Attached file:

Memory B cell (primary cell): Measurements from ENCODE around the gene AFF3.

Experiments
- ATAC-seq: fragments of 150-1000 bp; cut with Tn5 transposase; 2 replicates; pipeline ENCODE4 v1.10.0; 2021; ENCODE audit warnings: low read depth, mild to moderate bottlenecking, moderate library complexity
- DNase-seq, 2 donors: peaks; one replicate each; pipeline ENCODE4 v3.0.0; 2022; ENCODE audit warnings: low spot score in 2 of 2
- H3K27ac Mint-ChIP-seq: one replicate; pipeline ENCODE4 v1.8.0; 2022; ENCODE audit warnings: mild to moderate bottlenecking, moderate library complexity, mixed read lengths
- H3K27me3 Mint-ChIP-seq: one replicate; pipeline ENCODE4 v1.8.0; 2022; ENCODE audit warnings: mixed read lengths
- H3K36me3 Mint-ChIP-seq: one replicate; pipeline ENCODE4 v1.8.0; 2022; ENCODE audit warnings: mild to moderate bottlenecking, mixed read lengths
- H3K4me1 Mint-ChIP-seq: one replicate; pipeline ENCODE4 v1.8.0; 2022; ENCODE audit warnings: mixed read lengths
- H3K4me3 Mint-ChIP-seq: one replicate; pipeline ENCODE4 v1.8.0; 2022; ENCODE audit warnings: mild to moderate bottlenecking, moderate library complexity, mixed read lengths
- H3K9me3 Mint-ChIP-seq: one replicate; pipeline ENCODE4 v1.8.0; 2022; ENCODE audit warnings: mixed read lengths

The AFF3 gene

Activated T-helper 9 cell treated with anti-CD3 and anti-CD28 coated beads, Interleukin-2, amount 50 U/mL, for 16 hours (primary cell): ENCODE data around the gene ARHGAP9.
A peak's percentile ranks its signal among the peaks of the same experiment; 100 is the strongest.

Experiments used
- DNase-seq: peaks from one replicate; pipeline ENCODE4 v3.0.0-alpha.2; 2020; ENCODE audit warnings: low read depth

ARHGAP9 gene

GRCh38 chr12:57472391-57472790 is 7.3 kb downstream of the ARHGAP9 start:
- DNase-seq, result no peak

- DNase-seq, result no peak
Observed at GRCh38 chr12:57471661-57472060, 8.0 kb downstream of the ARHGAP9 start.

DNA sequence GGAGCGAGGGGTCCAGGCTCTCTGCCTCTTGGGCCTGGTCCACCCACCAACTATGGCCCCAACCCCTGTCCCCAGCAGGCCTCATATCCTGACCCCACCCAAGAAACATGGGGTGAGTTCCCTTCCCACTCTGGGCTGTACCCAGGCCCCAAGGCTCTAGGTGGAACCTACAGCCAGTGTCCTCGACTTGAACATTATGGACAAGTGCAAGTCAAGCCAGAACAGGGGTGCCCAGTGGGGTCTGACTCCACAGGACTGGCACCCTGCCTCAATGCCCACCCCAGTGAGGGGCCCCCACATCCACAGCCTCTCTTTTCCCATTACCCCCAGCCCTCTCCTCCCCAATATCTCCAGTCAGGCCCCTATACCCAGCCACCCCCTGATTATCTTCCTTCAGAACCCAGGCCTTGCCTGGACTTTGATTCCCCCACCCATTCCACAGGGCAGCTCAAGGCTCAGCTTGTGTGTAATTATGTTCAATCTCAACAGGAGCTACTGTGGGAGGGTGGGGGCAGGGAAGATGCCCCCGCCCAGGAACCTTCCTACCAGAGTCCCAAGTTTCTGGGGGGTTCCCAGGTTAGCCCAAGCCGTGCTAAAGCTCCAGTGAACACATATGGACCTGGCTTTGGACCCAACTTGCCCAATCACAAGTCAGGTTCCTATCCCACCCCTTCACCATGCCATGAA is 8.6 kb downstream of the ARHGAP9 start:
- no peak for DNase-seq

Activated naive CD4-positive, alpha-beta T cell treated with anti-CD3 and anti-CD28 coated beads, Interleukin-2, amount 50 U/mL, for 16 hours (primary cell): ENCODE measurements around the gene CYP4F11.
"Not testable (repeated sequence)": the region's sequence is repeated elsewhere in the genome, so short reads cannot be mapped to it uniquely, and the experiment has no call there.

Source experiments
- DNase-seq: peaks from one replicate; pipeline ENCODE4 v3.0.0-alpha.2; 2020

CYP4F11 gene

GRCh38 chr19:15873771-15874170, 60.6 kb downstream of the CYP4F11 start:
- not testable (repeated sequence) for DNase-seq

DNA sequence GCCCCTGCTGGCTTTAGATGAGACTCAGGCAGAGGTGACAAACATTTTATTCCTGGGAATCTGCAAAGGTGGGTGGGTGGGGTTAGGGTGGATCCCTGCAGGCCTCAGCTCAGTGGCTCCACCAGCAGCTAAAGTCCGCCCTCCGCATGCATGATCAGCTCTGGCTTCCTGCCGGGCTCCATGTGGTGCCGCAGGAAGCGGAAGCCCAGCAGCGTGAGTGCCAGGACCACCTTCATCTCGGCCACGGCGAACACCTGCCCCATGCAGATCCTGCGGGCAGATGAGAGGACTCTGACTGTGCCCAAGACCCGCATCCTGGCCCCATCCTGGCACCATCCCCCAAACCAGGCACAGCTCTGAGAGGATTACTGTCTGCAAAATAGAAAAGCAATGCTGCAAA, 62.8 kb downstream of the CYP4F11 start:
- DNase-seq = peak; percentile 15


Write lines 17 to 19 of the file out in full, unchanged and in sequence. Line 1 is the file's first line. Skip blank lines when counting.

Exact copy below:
GRCh38 chr12:57472391-57472790 is 7.3 kb downstream of the ARHGAP9 start:
- DNase-seq, result no peak

- DNase-seq, result no peak